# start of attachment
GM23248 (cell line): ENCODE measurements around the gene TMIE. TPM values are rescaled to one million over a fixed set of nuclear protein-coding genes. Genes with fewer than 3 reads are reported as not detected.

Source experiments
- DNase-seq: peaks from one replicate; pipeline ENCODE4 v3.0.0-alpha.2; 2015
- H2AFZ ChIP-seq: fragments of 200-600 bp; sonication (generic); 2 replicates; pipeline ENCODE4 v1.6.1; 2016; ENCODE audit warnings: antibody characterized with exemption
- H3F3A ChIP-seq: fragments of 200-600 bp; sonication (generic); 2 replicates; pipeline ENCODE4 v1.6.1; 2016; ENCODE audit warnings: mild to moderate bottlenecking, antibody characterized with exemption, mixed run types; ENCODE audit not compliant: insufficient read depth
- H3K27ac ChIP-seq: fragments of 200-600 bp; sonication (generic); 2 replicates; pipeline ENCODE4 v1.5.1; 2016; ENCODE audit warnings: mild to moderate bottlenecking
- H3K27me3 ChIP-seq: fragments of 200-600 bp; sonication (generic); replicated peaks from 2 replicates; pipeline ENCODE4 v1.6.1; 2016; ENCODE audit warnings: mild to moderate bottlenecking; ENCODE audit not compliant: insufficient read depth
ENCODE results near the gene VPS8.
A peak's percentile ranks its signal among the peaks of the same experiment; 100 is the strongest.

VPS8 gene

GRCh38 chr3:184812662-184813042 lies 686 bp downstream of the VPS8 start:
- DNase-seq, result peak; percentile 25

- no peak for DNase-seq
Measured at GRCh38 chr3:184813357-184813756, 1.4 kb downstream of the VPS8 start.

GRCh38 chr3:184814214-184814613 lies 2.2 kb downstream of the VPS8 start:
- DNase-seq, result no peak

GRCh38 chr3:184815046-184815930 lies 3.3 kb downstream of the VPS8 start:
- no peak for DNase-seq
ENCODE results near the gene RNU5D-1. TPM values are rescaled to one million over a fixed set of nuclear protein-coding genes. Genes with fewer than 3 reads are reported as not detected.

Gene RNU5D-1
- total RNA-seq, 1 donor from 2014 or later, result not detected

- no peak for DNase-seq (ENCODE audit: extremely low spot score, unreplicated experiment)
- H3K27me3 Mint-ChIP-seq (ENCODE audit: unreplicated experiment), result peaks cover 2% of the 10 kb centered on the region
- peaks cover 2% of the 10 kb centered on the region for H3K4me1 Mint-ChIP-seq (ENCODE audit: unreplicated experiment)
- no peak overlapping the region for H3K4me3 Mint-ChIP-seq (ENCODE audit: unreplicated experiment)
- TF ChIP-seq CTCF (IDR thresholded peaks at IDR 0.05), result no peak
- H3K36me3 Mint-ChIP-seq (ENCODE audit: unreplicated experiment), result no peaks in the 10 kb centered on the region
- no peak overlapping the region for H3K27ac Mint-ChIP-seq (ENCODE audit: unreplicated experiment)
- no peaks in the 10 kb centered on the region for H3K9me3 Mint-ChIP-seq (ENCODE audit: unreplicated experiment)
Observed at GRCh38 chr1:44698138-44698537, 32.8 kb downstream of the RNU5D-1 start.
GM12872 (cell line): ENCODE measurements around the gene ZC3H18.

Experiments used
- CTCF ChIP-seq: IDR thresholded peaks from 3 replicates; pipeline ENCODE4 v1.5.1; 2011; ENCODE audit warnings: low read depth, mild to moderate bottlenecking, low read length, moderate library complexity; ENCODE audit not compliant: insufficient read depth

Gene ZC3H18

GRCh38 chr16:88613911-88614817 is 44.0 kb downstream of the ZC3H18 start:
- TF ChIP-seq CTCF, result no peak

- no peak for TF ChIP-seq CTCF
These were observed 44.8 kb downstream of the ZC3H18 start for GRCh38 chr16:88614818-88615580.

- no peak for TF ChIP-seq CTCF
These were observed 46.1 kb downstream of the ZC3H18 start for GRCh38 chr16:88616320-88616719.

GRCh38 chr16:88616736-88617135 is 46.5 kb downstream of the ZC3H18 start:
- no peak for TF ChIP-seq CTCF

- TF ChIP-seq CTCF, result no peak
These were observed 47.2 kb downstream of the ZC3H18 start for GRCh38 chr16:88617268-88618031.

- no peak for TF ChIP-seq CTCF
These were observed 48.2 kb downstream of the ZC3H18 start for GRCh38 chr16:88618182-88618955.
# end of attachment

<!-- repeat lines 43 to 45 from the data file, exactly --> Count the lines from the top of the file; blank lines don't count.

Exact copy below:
- TF ChIP-seq CTCF, result no peak
These were observed 47.2 kb downstream of the ZC3H18 start for GRCh38 chr16:88617268-88618031.

- no peak for TF ChIP-seq CTCF